Imagine walking down the street one day and over a period of a few seconds a catastrophic change happens to your brain. Suddenly, the number of synaptic connections increases a thousand fold or more. Image information from your eyes starts being delivered to your pancreas. The heart’s electrical beat is delivered to your left hand. Your emotions suddenly go directly to your face without first being vetted by any conscious control. You find by simply seeing a circle your sense of balance spins and everything smells of horseradish. Falling to the ground, you’d lose your sense of self and control over your body.
Now this is highly unlikely to ever happen to anyone, especially over a very short period of time. Time is a relative thing. You’ve all heard of geologic time scales. Some geologic events happen over extremely long time scales: the movement of the continents, the rise of mountain ranges, and their erosion by wind, rain and glaciers. Considered from geologic time, our own lives are imperceptible flickers.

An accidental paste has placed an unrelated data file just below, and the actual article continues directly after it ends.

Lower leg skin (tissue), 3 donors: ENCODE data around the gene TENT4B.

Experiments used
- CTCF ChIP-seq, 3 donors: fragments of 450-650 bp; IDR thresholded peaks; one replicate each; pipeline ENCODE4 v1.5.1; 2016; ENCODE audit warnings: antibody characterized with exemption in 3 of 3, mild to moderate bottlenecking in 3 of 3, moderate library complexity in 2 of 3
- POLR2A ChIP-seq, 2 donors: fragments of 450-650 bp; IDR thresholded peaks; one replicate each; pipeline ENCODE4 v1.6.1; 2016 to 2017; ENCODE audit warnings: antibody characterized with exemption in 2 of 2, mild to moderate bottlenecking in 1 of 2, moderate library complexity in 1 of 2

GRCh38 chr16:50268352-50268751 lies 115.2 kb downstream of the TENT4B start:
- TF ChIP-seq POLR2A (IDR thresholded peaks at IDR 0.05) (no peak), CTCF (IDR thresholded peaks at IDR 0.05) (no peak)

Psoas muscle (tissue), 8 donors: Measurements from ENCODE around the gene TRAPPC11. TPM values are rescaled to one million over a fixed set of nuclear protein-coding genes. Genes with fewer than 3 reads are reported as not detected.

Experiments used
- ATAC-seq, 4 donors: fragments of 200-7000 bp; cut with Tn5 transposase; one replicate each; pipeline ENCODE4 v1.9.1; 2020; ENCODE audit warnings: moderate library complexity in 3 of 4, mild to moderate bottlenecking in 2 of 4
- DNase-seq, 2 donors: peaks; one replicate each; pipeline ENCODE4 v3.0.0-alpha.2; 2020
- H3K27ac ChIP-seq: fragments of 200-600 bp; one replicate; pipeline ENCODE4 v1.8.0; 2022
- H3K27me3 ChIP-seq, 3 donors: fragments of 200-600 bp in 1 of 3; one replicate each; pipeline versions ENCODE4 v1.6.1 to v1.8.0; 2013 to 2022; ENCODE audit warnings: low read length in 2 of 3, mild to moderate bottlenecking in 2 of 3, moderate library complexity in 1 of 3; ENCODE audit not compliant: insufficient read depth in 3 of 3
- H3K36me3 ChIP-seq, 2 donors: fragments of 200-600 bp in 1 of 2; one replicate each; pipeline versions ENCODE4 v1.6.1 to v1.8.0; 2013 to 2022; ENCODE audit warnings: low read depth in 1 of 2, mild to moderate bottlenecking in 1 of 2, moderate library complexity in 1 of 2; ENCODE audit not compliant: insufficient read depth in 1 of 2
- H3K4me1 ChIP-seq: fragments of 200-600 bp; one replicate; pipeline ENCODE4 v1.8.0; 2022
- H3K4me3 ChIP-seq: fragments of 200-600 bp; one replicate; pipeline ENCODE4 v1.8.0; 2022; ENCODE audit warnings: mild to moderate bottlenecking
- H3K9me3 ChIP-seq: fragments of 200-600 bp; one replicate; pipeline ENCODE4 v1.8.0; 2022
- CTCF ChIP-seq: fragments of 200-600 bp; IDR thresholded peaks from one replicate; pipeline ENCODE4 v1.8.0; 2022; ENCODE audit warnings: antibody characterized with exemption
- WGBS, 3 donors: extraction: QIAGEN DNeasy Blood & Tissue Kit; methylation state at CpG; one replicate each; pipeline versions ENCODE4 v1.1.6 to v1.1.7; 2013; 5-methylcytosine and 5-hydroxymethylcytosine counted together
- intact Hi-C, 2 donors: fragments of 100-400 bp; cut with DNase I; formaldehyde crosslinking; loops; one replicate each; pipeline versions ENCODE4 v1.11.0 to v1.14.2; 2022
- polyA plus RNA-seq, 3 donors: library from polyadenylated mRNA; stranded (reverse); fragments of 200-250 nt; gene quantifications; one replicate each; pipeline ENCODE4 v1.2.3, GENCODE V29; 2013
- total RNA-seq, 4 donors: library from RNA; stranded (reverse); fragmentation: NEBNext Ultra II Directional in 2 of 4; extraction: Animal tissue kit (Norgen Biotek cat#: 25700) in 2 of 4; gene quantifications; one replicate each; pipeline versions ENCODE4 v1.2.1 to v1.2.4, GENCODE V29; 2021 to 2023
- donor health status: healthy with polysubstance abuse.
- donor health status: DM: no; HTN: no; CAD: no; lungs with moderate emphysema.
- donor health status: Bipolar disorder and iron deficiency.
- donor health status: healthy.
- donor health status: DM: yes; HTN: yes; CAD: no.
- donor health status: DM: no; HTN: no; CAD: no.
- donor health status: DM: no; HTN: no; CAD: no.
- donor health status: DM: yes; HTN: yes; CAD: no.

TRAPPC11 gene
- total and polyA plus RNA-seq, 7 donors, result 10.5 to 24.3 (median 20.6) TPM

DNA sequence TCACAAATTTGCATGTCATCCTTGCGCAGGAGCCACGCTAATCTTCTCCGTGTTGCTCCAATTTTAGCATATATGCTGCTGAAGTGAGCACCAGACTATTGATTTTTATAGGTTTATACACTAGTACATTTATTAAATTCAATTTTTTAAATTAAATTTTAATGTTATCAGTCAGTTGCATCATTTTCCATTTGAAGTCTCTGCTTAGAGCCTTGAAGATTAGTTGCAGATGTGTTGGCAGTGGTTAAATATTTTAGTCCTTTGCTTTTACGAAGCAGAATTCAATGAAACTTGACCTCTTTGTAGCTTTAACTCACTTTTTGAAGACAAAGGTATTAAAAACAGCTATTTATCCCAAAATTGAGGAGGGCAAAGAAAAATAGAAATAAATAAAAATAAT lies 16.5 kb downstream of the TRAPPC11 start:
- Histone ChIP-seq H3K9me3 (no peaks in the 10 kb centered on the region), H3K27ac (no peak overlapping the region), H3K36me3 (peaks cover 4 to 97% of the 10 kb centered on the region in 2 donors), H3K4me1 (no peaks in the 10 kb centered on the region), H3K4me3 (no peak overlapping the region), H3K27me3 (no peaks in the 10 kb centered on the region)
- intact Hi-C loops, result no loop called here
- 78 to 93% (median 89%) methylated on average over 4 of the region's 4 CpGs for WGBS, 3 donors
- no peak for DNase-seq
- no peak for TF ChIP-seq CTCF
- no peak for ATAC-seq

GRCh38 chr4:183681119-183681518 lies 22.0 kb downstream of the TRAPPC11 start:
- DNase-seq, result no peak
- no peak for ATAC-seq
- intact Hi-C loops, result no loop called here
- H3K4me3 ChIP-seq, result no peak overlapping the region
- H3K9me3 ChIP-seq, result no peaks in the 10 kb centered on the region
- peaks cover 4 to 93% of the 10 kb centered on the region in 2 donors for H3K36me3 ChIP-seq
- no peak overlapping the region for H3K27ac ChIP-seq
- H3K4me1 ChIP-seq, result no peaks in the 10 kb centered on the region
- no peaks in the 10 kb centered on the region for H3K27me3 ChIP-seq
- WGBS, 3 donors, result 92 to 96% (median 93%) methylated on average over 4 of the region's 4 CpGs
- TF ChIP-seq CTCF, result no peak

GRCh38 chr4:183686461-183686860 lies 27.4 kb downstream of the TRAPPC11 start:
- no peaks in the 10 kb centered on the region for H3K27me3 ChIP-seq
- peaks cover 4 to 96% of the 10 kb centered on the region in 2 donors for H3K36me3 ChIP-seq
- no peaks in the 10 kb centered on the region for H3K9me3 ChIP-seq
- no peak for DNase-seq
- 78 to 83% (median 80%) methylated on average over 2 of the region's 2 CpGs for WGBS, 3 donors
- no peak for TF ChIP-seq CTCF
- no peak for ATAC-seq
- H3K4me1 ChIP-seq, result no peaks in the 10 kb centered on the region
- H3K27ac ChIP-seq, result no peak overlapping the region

I believe Information Revolution started with the printing press and was accelerated by technological communication: the telephone, radio, television. As the dendritic connections of communication lines connected all of us together, suddenly people that otherwise would never have connected to each other could talk. With the introduction of the Internet, the connections between people exploded. People with rare interests in their own community could immediately find affinity with others anywhere in the world.
If you think about the historic rate of change in our societies and culture, the Internet has suddenly appeared out of nowhere. Over a period of a few Societal Time Scale seconds, the connections and communication between individuals have increased beyond measure. Segments of our world that never had direct communication before suddenly are bombarded with information.
Consider the brain connection conjecture of my opening paragraph. A person could not survive the sudden explosion of intra-body connections. How can our society survive it without descending into madness? The Internet was inevitable: unstoppable. Now that we’re entering what appears to be another period of societal madness: fake news on Facebook, the echo chamber effect, the loss of privacy and rise of surveillance, I must question if we can survive the Internet.
No, I don’t have any answers. The Internet is key to how I make my living. However, I must examine my career to determine how I’m contributing to the chaos and madness. We in the tech industry have a responsibility to examine what we’re doing and, most importantly, listen to voices outside our abstracted encapsulated world.